PARK HISTORIC PRESERVATION'S VIEW
Park Historic Preservation believes that a centralized historic preservation unit within a Service Center is desirable if not essential. We are concerned about certain problems we have seen in the Denver Service Center's operation but believe that the Service Center concept should receive our support and that the Denver Service Center be required to do the vital work that must be done and which it is uniquely equipped to do. However, if the Denver Service Center cannot meet the challenges delegated to it, it is clear that other solutions must be found to the problems of historic preservation that the Service is now expected to solve.
The historic preservation team is a part of the Service Center's organization for very good reasons. These reasons are as valid today as when the Service Center - or centers - were established. Basically the centralized Service Center with its preservation team, would seem to make the best use of the Service's professional talent. A historic preservation team made up of the right mix of professionals working from a central location promises a strong and efficient performance for several reasons:
As these are advantages to the organization of a preservation team so there should be advantages to placing the team within the ambiance of a Service Center. Some of the above advantages apply to the placing of the preservation team within the larger organization. Principal among these are that:
Beyond these advantages to the team and center are those advantages to the Service which, perhaps, are paramount:
The above factors have justified the establishment of the historic preservation teams within the Service Center and perhaps will continue to do so. Unfortunately, they in themselves do not insure desirable performance and it seems to us that Utopia has not yet been achieved. Some of the problems or shortcomings of the Service Center operation that we perceive are outlined below.
A basic problem, we believe, is that the historic preservation team has operated in a management atmosphere that is something less than professionally congenial and supportive. The present Service Center and its recent predecessors have been development oriented and have had what might be called the Mission 66 Syndrome. They were organized and staffed to build roads, visitor centers and utility systems, all of which we have thought were needed in the operation of the National Park System. They have been required generally to get projects done by the lowest bidder at the cheapest cost and have received all kinds of hell when such programmed work was not done on time. Historic preservation in this milieu is an exotic activity little enough understood by its own practitioners and seldom understood at all by its new colleagues who have had little or no familiarity with it. Historic preservation and Mission 66 and perhaps the Bicentennial have little in common and, in fact, are often governed by different rules and are often in opposition. Until the differences are recognized and accepted by the Service and Service Center, historic preservation will be the Service Center's foster child. That the foster child relationship continues was illustrated by the fact that only a few months ago there was what we understood to be a serious proposal to eliminate the historic preservation team and parcel out its functions and personnel to the present regional teams. We believe that a proper relationship between the historic preservation team and the Service Center is taking shape but are not convinced that it has yet arrived.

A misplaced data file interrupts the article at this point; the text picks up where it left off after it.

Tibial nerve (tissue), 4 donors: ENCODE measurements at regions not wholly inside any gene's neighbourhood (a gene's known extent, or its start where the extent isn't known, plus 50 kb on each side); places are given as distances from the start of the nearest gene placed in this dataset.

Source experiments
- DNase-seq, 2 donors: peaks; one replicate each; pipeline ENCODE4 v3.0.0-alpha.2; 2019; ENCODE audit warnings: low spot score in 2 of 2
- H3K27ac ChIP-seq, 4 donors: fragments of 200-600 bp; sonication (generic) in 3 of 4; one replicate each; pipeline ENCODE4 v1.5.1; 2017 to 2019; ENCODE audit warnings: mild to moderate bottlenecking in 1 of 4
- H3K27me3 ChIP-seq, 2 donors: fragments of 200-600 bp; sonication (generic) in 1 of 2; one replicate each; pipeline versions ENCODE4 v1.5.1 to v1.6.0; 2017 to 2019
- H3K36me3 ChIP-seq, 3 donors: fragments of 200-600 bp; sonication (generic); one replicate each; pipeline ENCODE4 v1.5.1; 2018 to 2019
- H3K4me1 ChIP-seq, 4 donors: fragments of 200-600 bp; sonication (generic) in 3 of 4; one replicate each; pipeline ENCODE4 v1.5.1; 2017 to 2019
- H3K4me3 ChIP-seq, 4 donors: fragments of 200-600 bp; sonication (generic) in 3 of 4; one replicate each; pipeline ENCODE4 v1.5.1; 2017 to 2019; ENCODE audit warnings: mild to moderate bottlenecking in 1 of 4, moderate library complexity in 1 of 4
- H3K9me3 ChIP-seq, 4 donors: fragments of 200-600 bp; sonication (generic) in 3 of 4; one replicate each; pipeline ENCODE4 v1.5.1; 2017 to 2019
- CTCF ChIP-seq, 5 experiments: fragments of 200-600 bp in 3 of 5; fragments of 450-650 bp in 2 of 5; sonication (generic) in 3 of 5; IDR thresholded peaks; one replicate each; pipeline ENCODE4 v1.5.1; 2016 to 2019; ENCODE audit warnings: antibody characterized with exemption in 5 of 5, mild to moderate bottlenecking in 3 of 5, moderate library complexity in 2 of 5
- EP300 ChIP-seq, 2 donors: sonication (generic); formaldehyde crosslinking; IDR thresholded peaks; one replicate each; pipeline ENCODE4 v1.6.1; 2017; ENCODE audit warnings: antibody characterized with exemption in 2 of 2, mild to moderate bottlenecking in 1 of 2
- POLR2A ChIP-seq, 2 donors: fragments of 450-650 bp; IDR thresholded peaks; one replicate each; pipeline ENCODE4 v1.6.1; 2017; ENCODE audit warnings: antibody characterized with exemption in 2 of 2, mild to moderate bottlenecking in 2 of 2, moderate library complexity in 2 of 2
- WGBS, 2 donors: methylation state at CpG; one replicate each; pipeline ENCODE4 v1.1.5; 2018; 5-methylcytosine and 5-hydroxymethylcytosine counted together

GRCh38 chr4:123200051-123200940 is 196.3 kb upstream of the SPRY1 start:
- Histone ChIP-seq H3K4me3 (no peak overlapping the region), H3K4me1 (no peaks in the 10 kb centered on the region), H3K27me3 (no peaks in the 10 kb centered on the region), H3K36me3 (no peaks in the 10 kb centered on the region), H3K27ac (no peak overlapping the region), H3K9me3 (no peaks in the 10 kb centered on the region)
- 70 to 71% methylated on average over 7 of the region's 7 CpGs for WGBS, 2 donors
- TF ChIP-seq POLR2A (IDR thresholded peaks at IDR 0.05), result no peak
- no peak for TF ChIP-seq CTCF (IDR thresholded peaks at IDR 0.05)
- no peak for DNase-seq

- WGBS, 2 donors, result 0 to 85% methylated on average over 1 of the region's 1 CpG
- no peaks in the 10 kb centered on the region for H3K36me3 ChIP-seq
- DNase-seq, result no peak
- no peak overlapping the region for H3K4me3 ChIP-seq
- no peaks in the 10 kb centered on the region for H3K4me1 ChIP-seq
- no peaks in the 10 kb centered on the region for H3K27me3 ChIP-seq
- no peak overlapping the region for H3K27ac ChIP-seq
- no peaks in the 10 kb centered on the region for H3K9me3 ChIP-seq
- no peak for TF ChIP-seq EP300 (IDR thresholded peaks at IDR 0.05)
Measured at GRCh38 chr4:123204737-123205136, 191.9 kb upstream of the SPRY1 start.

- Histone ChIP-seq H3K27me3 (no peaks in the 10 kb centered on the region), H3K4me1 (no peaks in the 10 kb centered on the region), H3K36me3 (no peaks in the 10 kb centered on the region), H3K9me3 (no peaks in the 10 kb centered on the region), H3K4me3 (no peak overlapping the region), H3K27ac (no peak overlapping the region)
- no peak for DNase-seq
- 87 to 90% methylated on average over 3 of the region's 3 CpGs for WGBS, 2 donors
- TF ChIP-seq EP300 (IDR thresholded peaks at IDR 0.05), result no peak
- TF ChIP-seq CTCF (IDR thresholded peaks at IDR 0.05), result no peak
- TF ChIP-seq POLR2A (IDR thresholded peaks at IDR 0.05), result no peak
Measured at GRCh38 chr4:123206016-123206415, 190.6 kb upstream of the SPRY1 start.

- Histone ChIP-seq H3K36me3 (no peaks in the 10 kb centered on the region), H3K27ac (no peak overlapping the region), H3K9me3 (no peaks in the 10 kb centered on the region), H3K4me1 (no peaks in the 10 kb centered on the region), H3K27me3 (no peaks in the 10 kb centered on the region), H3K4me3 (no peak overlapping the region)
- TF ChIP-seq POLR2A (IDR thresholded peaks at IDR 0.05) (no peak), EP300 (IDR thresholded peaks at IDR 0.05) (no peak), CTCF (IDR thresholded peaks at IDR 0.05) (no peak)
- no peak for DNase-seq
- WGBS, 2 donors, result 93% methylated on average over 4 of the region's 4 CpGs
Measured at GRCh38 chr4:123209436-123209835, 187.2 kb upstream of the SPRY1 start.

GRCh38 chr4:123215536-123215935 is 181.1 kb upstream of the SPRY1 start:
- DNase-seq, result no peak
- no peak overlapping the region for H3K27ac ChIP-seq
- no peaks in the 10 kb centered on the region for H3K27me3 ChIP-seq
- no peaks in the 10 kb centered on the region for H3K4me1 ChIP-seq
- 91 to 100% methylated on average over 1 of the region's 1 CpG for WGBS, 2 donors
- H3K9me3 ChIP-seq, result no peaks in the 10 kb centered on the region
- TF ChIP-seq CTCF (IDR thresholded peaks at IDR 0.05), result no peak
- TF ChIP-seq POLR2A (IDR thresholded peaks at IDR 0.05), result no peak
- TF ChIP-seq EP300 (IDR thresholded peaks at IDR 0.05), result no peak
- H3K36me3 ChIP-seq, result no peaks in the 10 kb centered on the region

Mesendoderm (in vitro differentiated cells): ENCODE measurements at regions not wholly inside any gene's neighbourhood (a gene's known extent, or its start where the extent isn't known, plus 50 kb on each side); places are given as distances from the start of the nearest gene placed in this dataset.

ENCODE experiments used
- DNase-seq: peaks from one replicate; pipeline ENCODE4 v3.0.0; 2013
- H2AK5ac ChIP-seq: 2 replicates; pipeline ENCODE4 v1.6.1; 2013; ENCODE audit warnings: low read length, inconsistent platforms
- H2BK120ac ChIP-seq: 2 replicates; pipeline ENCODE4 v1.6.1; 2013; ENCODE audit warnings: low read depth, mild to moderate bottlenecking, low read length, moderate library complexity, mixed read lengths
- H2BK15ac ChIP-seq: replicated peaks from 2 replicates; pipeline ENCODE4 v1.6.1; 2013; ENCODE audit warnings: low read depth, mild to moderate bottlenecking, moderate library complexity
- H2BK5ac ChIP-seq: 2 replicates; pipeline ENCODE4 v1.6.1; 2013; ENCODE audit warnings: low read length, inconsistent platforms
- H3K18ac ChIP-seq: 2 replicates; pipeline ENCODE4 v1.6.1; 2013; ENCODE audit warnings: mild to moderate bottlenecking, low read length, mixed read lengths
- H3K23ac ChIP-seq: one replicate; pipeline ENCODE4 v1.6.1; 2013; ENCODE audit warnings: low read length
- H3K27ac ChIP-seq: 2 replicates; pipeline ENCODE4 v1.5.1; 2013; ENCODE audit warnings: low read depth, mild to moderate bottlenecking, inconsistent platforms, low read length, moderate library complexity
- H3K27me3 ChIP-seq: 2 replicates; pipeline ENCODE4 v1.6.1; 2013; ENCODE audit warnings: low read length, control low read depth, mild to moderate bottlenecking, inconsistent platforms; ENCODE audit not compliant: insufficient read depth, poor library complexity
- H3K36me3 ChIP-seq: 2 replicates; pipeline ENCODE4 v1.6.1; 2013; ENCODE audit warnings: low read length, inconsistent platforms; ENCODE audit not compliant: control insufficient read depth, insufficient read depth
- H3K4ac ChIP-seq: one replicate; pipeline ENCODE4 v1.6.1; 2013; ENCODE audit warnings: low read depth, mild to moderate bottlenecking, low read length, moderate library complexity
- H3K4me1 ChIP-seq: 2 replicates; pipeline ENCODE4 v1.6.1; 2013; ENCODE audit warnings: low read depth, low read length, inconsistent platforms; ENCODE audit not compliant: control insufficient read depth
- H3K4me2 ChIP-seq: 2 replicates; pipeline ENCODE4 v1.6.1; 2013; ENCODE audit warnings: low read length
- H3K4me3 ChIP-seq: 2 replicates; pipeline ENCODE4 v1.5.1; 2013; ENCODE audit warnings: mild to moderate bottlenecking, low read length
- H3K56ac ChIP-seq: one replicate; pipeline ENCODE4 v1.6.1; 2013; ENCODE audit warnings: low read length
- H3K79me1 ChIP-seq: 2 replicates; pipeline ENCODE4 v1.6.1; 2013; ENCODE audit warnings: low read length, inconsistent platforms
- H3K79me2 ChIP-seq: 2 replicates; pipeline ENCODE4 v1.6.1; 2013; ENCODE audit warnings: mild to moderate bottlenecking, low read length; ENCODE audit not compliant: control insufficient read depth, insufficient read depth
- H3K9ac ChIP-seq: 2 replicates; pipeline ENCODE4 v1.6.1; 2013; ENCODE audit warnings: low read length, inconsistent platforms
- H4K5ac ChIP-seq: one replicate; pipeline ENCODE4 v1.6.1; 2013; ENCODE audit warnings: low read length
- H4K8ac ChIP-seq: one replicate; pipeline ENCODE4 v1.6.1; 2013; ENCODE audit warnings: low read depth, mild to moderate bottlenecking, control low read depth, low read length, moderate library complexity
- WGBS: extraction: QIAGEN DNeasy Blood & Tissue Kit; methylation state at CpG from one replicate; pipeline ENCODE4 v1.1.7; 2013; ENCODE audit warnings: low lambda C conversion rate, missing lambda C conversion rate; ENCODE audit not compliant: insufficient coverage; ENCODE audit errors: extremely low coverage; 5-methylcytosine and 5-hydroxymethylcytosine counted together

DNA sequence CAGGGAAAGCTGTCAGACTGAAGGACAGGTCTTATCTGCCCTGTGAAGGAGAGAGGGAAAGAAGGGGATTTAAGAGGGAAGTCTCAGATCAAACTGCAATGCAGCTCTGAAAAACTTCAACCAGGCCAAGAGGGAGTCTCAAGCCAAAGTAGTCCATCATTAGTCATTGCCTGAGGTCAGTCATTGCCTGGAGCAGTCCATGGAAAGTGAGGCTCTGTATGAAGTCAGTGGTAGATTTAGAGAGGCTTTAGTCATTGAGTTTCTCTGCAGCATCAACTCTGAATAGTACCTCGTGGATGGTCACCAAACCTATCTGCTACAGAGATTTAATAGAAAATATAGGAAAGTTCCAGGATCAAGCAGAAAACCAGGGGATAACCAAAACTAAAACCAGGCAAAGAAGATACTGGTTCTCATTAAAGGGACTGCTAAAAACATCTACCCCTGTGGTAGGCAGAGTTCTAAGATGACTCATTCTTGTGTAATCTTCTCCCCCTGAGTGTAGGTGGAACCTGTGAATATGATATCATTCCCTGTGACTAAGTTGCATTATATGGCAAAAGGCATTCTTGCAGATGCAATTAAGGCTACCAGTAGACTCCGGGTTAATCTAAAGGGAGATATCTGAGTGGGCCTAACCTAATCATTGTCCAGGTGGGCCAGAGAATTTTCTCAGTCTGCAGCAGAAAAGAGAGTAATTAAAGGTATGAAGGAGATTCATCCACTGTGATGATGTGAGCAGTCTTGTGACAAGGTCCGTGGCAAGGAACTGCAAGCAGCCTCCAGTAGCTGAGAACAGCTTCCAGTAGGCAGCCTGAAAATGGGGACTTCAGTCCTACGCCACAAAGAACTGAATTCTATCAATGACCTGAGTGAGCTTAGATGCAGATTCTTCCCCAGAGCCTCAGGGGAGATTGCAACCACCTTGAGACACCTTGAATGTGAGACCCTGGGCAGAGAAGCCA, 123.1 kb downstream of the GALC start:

There are some of us who believe that Denver is an unfortunate place, geographically, for the historic preservation team, if not the Service Center, to be based. A glance at the map will show that the team in Denver is far removed from the vast majority of its clients (archeological sites possibly excepted) and the libraries and archives it must use if it is to do its job. It is also in environment, geographically, hardly conducive to a frame of mind needed to wrestle with most of the Service's preservation problems. The result, I submit, is preservation by remote control and/or heavy travel costs, or as has happened, something of a fragmentation of the historic preservation effort.
Speaking of heavy travel costs we hear constant complaints of the excessive costs of Service Center projects and the vast sums required for Service Center overhead. This is a matter of great concern but one that can be better addressed by the Service Center's clients.